What is your attention worth?
Lots right? Okay, I’d better keep it short.
I’m thinking about attention; what it is; why it’s important; how to get it.
Like a lot of people I have an ever-shortening attention span. I consume a lot of media (in a wide variety), but I am brutally intolerant of anything I feel is not enriching me, or worse, is wasting my time.
If this happens more than once, for example with a TV show, I give it up.
And this is ironic, because at the same time I am frequently distracted by twitter, facebook, incoming email, my daily routine and my to-do list.
And so I’m really thinking about our interview with Project Noah’s Yasser Ansari. Yasser said several things that have given me a lot to think about, especially in regard to attention.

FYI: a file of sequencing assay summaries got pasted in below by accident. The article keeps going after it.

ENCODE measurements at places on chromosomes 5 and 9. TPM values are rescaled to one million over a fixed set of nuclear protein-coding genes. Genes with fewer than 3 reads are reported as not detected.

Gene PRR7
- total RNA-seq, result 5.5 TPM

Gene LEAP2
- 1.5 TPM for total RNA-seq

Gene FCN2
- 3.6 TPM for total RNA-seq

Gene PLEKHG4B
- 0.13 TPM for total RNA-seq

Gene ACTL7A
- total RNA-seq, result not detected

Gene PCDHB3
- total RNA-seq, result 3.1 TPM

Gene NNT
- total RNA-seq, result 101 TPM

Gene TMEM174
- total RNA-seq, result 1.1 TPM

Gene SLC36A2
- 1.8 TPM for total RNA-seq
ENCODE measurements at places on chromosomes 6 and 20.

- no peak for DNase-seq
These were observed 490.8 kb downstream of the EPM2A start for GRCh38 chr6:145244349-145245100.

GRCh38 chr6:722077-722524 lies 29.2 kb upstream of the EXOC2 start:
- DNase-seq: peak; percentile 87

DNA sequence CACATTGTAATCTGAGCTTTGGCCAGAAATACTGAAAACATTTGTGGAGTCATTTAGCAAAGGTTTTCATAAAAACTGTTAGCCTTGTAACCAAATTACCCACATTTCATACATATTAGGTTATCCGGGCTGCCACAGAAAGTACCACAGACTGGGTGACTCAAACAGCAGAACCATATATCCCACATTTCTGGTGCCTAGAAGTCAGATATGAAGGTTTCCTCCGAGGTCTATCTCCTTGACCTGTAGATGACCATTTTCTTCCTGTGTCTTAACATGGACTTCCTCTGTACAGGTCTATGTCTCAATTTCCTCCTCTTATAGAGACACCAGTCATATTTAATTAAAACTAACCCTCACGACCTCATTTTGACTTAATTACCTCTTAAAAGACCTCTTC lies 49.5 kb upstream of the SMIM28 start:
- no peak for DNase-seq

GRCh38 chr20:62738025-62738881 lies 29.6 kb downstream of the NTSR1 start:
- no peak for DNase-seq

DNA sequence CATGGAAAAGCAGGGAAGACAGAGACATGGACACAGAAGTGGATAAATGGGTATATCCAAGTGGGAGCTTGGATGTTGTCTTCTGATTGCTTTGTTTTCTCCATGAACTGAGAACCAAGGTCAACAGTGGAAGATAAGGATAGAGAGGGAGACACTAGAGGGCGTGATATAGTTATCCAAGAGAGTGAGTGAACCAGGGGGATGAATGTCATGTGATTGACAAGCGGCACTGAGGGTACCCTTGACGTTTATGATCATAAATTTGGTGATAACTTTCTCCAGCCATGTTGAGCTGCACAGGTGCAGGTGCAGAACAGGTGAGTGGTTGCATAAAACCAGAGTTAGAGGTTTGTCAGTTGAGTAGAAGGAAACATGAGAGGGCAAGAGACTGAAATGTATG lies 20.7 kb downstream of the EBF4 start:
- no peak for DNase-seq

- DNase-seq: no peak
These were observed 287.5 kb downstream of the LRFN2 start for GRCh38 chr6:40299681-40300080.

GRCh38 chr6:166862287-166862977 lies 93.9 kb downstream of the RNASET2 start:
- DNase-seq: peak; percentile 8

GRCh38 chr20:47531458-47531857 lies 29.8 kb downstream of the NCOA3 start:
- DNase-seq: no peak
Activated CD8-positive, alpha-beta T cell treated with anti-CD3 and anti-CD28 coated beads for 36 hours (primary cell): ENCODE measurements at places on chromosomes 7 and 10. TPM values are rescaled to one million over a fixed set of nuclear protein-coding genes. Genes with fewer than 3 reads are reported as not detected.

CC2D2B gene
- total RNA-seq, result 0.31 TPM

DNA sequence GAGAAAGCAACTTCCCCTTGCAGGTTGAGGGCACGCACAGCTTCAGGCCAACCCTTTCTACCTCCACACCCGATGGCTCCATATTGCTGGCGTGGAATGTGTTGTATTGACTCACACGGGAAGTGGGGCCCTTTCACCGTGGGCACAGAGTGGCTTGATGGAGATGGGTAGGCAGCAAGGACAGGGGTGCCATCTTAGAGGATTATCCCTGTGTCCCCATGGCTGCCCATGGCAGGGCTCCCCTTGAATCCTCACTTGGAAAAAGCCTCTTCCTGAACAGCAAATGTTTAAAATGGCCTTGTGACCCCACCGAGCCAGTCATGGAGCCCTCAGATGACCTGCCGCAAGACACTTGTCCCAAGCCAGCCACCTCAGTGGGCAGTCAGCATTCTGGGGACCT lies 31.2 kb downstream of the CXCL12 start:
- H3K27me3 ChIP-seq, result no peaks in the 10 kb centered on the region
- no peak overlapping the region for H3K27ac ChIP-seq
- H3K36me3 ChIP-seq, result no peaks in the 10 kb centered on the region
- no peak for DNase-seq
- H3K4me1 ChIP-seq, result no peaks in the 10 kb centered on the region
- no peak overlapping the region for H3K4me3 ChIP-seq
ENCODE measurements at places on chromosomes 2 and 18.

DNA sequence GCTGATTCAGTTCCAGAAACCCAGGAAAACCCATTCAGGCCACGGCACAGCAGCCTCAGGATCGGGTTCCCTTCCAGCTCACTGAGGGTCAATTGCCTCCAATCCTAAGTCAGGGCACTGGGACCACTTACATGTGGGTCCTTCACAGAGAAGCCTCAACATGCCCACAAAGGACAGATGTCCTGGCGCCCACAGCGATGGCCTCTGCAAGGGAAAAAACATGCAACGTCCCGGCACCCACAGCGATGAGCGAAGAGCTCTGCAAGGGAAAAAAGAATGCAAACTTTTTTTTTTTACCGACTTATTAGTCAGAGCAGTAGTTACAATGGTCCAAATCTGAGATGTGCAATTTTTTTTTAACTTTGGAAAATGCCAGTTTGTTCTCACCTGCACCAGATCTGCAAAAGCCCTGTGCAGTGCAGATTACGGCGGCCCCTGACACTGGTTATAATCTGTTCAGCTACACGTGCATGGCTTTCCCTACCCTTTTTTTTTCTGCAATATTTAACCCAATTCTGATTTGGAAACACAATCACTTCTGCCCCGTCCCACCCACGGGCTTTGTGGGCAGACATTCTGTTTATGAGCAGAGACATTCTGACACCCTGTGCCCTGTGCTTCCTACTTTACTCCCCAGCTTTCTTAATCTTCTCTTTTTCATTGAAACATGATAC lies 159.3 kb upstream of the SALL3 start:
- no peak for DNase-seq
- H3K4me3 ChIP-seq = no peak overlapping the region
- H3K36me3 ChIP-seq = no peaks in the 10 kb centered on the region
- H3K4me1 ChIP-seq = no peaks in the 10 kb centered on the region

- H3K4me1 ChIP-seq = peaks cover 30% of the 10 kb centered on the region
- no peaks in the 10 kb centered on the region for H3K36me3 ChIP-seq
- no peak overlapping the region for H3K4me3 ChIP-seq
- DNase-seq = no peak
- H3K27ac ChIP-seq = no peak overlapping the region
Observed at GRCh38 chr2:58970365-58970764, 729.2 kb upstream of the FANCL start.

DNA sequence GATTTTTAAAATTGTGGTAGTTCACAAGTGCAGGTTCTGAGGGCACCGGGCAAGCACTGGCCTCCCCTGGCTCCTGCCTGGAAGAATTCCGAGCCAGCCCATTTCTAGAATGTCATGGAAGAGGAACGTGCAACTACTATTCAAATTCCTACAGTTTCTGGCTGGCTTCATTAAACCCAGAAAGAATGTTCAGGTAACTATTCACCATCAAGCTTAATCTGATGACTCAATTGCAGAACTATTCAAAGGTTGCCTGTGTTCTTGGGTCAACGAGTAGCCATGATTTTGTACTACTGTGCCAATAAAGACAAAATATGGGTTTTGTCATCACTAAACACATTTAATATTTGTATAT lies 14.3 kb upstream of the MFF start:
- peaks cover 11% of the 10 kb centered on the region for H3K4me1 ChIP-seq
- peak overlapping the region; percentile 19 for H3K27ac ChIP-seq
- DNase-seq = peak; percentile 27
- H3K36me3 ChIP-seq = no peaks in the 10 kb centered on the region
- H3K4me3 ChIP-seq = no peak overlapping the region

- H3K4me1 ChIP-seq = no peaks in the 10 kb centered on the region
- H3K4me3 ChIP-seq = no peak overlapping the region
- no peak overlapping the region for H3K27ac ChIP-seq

I mean I knew that attention is the real currency of business. In fact, you could say that the best brands are simply those that people trust with their attention. And people trust those brands to add value when they do give over their attention.
But the innovation of a product like Project Noah is not just to grab attention for itself, but to leverage the user’s attention, to make use of that attention. Project Noah allows users to observe and document the wildlife they directly encounter. Users can also take part in ‘missions’ which utilise the data they gather for research projects.
Not only can I observe, catalogue and learn about wildlife – and maybe contribute to a scientific understanding of it – but I become more aware of my environment, my attention is activated.
This is a rare gift in a busy world. And it is hidden the bonus of Project Noah. You get some of your attention back.
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